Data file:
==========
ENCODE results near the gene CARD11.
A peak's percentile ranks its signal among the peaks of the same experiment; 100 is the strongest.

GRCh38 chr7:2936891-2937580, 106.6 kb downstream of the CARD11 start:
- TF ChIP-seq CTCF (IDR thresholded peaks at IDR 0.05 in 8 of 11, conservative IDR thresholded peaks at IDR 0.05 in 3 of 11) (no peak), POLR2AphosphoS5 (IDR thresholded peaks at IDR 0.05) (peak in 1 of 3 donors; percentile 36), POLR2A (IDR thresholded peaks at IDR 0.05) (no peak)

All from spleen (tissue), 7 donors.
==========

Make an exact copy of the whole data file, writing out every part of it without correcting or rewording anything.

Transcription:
ENCODE results near the gene CARD11.
A peak's percentile ranks its signal among the peaks of the same experiment; 100 is the strongest.

GRCh38 chr7:2936891-2937580, 106.6 kb downstream of the CARD11 start:
- TF ChIP-seq CTCF (IDR thresholded peaks at IDR 0.05 in 8 of 11, conservative IDR thresholded peaks at IDR 0.05 in 3 of 11) (no peak), POLR2AphosphoS5 (IDR thresholded peaks at IDR 0.05) (peak in 1 of 3 donors; percentile 36), POLR2A (IDR thresholded peaks at IDR 0.05) (no peak)

All from spleen (tissue), 7 donors.